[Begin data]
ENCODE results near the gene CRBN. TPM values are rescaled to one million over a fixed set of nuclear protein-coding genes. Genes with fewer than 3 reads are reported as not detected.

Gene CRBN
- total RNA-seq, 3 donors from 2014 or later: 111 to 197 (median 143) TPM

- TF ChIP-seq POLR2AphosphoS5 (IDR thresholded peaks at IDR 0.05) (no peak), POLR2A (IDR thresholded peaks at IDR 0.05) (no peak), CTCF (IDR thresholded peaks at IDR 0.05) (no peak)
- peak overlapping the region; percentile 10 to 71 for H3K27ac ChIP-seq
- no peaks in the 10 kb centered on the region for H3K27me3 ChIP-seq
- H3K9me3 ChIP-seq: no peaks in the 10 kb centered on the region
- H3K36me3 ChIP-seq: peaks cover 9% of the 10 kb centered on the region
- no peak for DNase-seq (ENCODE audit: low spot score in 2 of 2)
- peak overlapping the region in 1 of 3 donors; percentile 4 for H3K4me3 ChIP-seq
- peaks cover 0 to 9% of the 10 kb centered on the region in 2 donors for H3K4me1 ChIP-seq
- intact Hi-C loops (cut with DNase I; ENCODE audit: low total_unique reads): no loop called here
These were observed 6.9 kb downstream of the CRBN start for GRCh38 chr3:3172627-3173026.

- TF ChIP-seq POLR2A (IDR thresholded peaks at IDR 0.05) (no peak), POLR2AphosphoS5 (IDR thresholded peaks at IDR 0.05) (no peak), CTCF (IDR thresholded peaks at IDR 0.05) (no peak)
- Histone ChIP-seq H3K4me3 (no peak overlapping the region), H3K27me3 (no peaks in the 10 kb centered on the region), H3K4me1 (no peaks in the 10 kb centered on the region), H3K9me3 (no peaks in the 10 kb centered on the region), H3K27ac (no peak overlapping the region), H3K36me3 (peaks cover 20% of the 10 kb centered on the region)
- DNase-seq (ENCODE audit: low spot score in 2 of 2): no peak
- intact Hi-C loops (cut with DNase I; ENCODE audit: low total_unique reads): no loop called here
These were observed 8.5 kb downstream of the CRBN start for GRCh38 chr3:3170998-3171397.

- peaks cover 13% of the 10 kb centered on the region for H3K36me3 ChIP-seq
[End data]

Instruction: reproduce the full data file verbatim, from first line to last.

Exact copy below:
ENCODE results near the gene CRBN. TPM values are rescaled to one million over a fixed set of nuclear protein-coding genes. Genes with fewer than 3 reads are reported as not detected.

Gene CRBN
- total RNA-seq, 3 donors from 2014 or later: 111 to 197 (median 143) TPM

- TF ChIP-seq POLR2AphosphoS5 (IDR thresholded peaks at IDR 0.05) (no peak), POLR2A (IDR thresholded peaks at IDR 0.05) (no peak), CTCF (IDR thresholded peaks at IDR 0.05) (no peak)
- peak overlapping the region; percentile 10 to 71 for H3K27ac ChIP-seq
- no peaks in the 10 kb centered on the region for H3K27me3 ChIP-seq
- H3K9me3 ChIP-seq: no peaks in the 10 kb centered on the region
- H3K36me3 ChIP-seq: peaks cover 9% of the 10 kb centered on the region
- no peak for DNase-seq (ENCODE audit: low spot score in 2 of 2)
- peak overlapping the region in 1 of 3 donors; percentile 4 for H3K4me3 ChIP-seq
- peaks cover 0 to 9% of the 10 kb centered on the region in 2 donors for H3K4me1 ChIP-seq
- intact Hi-C loops (cut with DNase I; ENCODE audit: low total_unique reads): no loop called here
These were observed 6.9 kb downstream of the CRBN start for GRCh38 chr3:3172627-3173026.

- TF ChIP-seq POLR2A (IDR thresholded peaks at IDR 0.05) (no peak), POLR2AphosphoS5 (IDR thresholded peaks at IDR 0.05) (no peak), CTCF (IDR thresholded peaks at IDR 0.05) (no peak)
- Histone ChIP-seq H3K4me3 (no peak overlapping the region), H3K27me3 (no peaks in the 10 kb centered on the region), H3K4me1 (no peaks in the 10 kb centered on the region), H3K9me3 (no peaks in the 10 kb centered on the region), H3K27ac (no peak overlapping the region), H3K36me3 (peaks cover 20% of the 10 kb centered on the region)
- DNase-seq (ENCODE audit: low spot score in 2 of 2): no peak
- intact Hi-C loops (cut with DNase I; ENCODE audit: low total_unique reads): no loop called here
These were observed 8.5 kb downstream of the CRBN start for GRCh38 chr3:3170998-3171397.

- peaks cover 13% of the 10 kb centered on the region for H3K36me3 ChIP-seq